Israel: Reykjavik, the city that Damon Albarn fell in love with | The traveler

It is a custom: those who travel to Iceland in the summer time return home wanting to repeat in winter, and those who go in winter return thinking of returning in summer. Overall, it is always a good time to travel to the “island of the white day that returns”, as Borges defined it in his poem Iceland. Until recently, moving to this country was a significant outlay that would set anyone back. However, the irruption of the Icelandic low-cost company Fly Play has changed the rules of the game. The gateway is Reykjavik, a capital with the appearance of a town, unusual, comfortable and different, for which we propose a one-day route, which is what most usually stay before surrendering to the abundant natural wealth of the island.

10.00 Hallgrímskirkja, church-icon

For a first contact, nothing like Perlan (1), a museum built on the hill Öskjuhlíð. Not only for its permanent display Wonders of Iceland, a master class about the imprint of water, ice, volcanoes and native fauna (the polar bear, the Icelandic horse, the whale or the Arctic fox) in the history of the island, but because its revolving terrace gives the keys to orientation thanks to a 360 degree panorama. The planetarium and the spherical cafe restaurant also do justice to its name (pearl in Spanish).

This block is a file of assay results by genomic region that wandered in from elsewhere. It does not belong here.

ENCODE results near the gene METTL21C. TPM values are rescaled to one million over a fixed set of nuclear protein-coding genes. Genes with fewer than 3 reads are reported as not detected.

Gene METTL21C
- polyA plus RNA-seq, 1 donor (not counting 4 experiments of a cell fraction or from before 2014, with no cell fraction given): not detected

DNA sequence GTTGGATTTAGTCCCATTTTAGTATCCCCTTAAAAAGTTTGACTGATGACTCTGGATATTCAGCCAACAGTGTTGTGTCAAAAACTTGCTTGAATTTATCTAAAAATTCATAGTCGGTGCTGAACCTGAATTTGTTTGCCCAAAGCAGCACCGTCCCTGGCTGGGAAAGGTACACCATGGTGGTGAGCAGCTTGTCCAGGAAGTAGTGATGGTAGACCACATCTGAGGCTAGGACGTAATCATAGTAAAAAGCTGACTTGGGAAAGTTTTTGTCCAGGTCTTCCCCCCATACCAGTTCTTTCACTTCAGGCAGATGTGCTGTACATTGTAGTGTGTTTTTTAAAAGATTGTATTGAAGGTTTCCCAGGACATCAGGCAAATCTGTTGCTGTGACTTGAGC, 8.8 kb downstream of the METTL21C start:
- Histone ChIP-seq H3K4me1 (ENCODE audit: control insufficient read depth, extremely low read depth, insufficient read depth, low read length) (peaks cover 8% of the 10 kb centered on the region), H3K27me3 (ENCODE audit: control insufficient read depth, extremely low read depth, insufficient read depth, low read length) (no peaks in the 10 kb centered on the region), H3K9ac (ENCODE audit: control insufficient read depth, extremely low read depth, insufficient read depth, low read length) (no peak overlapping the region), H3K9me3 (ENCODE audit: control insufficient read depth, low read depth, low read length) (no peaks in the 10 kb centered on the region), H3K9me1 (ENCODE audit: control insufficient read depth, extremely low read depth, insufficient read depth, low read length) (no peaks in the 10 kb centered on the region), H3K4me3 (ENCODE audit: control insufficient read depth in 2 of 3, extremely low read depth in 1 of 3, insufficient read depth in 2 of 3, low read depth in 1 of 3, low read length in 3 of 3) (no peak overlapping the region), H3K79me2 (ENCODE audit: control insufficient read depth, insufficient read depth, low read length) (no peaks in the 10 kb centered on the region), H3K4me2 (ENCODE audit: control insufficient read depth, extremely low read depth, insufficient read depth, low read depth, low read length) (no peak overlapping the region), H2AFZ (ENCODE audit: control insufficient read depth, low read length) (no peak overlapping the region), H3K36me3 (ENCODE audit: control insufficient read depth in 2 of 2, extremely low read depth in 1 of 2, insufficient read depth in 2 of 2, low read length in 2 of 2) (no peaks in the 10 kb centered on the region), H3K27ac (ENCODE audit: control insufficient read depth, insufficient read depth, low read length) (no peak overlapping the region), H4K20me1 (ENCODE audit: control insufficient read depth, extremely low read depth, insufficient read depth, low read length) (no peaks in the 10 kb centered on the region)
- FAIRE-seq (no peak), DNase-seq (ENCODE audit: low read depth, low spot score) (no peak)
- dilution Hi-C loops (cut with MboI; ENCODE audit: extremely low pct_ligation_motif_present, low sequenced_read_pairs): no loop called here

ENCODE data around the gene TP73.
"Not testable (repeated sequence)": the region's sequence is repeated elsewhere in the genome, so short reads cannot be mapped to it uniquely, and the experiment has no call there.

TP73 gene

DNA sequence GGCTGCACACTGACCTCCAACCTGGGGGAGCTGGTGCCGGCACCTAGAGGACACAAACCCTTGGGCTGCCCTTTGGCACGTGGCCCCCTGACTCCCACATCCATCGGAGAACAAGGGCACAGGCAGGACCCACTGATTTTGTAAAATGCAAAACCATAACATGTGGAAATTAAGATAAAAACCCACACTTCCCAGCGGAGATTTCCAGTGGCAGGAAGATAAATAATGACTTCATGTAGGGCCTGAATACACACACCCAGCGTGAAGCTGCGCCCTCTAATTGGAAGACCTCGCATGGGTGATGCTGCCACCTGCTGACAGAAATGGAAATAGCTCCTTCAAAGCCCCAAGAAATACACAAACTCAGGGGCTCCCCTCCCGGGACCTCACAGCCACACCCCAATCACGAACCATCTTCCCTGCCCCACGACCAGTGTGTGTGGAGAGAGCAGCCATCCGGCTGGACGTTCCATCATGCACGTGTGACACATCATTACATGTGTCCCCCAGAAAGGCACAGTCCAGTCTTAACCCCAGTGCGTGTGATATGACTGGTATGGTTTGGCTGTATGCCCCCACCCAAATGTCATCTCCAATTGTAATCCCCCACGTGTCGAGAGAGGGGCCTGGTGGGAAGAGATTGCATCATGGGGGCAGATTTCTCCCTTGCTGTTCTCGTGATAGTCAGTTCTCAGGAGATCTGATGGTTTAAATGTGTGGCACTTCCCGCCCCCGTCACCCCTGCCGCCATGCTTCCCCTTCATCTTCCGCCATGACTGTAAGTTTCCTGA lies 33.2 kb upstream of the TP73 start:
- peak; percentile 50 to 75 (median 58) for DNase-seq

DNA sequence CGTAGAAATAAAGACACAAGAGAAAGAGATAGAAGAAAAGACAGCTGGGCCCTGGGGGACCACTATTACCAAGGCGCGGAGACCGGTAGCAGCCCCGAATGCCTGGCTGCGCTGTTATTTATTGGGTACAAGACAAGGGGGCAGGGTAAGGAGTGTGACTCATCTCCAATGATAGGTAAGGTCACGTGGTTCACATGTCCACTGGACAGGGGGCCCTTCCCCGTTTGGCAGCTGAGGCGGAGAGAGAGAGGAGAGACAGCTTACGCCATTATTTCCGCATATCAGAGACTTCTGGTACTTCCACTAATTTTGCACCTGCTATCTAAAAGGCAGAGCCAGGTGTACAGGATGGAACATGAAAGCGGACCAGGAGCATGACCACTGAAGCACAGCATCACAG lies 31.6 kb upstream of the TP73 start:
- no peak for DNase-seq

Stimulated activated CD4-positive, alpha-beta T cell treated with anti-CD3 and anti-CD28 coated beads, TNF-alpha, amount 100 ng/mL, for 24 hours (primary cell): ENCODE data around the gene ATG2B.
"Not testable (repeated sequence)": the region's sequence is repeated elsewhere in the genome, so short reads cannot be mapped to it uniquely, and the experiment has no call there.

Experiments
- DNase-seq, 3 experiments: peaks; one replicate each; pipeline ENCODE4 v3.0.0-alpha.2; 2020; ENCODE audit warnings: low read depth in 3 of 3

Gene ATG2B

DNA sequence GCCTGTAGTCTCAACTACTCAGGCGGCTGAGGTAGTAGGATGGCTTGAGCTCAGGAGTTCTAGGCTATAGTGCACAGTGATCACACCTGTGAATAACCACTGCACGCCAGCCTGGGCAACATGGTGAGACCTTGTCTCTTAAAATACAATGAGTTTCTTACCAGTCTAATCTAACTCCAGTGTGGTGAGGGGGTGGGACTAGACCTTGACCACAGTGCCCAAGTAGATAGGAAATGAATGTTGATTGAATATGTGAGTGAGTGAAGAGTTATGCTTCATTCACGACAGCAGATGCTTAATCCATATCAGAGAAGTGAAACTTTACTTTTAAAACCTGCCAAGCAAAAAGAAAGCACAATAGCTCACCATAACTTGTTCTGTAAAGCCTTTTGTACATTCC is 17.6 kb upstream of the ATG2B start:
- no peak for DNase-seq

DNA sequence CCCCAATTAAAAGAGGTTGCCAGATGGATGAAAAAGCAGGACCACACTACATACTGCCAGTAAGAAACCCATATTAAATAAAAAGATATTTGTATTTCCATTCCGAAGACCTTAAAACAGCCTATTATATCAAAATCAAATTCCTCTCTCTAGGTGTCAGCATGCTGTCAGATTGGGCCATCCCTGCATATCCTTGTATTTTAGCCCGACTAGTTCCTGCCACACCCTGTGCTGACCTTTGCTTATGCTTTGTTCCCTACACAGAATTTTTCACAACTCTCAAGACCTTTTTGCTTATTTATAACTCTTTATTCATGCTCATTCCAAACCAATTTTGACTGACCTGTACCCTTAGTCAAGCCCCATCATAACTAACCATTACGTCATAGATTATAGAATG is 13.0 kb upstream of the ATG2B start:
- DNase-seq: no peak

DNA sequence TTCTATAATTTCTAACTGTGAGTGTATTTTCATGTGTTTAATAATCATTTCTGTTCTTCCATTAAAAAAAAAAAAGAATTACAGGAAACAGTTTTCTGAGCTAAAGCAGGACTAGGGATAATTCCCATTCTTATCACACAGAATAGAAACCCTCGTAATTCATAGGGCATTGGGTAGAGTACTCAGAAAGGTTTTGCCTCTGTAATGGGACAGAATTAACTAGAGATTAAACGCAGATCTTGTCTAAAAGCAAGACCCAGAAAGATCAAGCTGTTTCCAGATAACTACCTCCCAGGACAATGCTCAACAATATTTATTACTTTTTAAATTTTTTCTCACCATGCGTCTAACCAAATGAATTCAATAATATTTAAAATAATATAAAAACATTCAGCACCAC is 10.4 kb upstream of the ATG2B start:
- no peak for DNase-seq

On the way down it is inevitable to find the Hallgrímskirkja (2), its church-icon, whose 75 meters high make it visible from anywhere in the city. It has the name of a poet, as it is dedicated to the author of the Hymns of passion, Hallgrímur Pétursson, as Icelandic as its morphology, since the architect Guðjón Samúelsson was inspired by basaltic lava flows to evoke volcanoes and eruptions. From the bell tower, Reykjavik is like a luminous puzzle in which everything fits together piece by piece: the gray sea, the snowy summit, the green mountain, the colored facades. On the left, pay attention to the Museo Einar Jónsson (3), the first modern sculptor in the country, with all the works he offered to the city. A little higher up, next to the nearby Klambratun Park, even more decisive is the Museo Jóhannes S. Kjarval, el Kjarvalsstaðir (4), a capital painter in Icelandic culture, who represented its landscape and folklore with such uniqueness that his portrait is still present on the 2,000 kronor banknote.